Managing safety in limestone caves

Laser scanner and UAV geotechnical data is instrumental in identifying potential risk and managing visitor safety in limestone cave formations in Victoria, eastern Australia.

Impressive limestone formations are a major tourist attraction in the Buchan Caves Reserve. The limestone was deposited about 380 million years ago, and dating of sediments and speleothems indicates cave formation occurred more than 750,000 years ago. 

Most of the caverns and passages have no engineered rock support, relying on the arching effect of the host rock to maintain stability. No rockfalls or natural cavern instability have been recorded since the caves were opened to the public about 100 years ago. 


Breakdown events pose potential risks to visitors, although lack of historic data means that quantitative assessments of size and frequency cannot be estimated using traditional methods. There have been no formal assessment criteria or operations plans for identifying and managing geotechnical risk.

Underground laser scanning and UAV photogrammetry were used to map the 3D spatial relationship between the cave system and the surface. The resultant model allows accurate identification of areas where breakdown events may be more likely, and provides baseline data for future monitoring.  

Risk-based approach 

AECOM used the digital model to develop a geotechnical risk framework to provide Parks Victoria with a formalised approach to understanding cave breakdown and managing visitor safety.

Site observations during cave inspections can identify hazards and inform subsequent risk assessment. Various factors must be considered when planning how to manage breakdown events in identified high-risk locations.

Such factors include the proximity to ground surface, the presence and condition of breakdown, natural variability in geological structure and material properties, and human modifications to the caves.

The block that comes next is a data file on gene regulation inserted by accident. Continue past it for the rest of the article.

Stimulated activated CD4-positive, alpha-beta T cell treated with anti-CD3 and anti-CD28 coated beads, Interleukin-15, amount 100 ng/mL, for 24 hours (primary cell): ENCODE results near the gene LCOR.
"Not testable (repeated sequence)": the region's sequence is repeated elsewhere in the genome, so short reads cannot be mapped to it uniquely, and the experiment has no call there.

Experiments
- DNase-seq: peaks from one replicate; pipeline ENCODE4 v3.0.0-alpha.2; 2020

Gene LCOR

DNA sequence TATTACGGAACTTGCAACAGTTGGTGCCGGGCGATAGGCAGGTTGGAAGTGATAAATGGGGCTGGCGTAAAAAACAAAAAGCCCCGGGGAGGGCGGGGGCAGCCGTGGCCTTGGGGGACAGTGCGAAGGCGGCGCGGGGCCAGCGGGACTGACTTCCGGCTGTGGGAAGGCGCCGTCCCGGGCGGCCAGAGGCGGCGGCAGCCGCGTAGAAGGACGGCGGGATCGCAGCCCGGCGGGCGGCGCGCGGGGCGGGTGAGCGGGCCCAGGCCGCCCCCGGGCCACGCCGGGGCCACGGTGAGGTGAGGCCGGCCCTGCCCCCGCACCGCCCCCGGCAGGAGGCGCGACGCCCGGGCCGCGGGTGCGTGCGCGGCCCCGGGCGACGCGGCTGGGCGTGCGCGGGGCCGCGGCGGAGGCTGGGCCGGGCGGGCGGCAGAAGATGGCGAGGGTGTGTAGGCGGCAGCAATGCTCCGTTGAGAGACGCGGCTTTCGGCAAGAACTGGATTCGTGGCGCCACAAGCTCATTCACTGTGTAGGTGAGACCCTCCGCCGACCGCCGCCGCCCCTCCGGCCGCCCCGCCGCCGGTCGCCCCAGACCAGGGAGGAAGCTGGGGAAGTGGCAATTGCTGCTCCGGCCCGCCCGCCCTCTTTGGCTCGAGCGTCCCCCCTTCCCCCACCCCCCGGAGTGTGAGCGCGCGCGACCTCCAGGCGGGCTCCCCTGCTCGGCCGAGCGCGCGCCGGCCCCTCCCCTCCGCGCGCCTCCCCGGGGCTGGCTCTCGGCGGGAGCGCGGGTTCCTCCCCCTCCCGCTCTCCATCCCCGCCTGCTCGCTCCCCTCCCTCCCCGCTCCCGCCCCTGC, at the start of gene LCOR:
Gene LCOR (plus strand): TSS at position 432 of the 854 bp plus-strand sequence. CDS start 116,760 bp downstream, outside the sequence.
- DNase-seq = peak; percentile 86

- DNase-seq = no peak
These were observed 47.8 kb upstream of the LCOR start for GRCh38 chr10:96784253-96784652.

Cross-section dimensions and thickness of rock cover help identify areas with greater likelihood of breakdown due to a reduction in compressive stresses above the crown of the cave. 

Shallow caves have been identified as having greater likelihood of reduced compressive stresses compared to deeper caves. The proximity of other caves can also influence stress distribution in structures. 

Data acquisition

Accurate measurements of cavern width, shape and depth below surface were required to complement geological observations to better understand relationships between the physical dimensions of the caves, rock cover, and the potential for further breakdown.

Preserving as much detail as possible for data analysis is especially important in areas that cannot be safely accessed.

Maptek SR3 laser scanners captured high resolution, accurate 3D point clouds with simultaneous photo realistic imagery. Overlapping scans produced a continuous model for identification and recording of key geological and geotechnical features. 

A DJI Phantom 4 Pro V2 UAV captured photogrammetry of the topography over the caves, with imagery processed to produce a spatially correct surface.

Managing safety

The combination of in-cave laser scanning and above-ground UAV photogrammetry provides a rapid, repeatable way to develop an accurate 3D digital model of natural underground caves and how they relate to surface topography. 

The consolidated 3D georeferenced dataset allowed easy measurement of cave width and depth of cover to identify unsafe or high-risk areas for further attention. 

Areas with a rock cover thickness to width ratio of 0.7 or less were assigned a higher likelihood of breakdown. Caverns lying within three cave diameters of the surface were assigned an intermediate likelihood, while deeper caves nominally have a lower likelihood. 

Observable features associated with cave breakdown include the presence of exposed bedding units in the roof and piles of debris in the caverns. Laser scanning provides data for rock mass measurements, which allows geotechnical analysis and design of ground support.

Maptek SR3 laser scanner light illuminating limestone structures
Maptek SR3 laser scanner near cave entrance
Jason Richards, Maptek, operating scanner in tunnel
Principal north-south oriented cave chambers are generally 10-65m below ground

The point cloud has been used to estimate the size, volume and mass of boulders suspended over public access paths, to quantify hazards and plan remedial engineering design and stabilisation works. 

Supplemented with visual geological assessments, the digital model provides an understanding of historical cave formation and the processes that continue to influence cave erosion. Authorities are now able to better manage geotechnical risks associated with limestone caves, improving visitor safety.

Thanks to
AECOM and Parks Victoria

  • Ensuring visitor safety is behind the project to capture baseline structural and geological data at the Buchan Caves in eastern Australia
  • Mapping the 3D spatial relationship between the underground cave system and the surface is crucial to developing a risk management program
  • A digital model augmented by visual assessment helps stakeholders better understand cave formation and cave erosion influences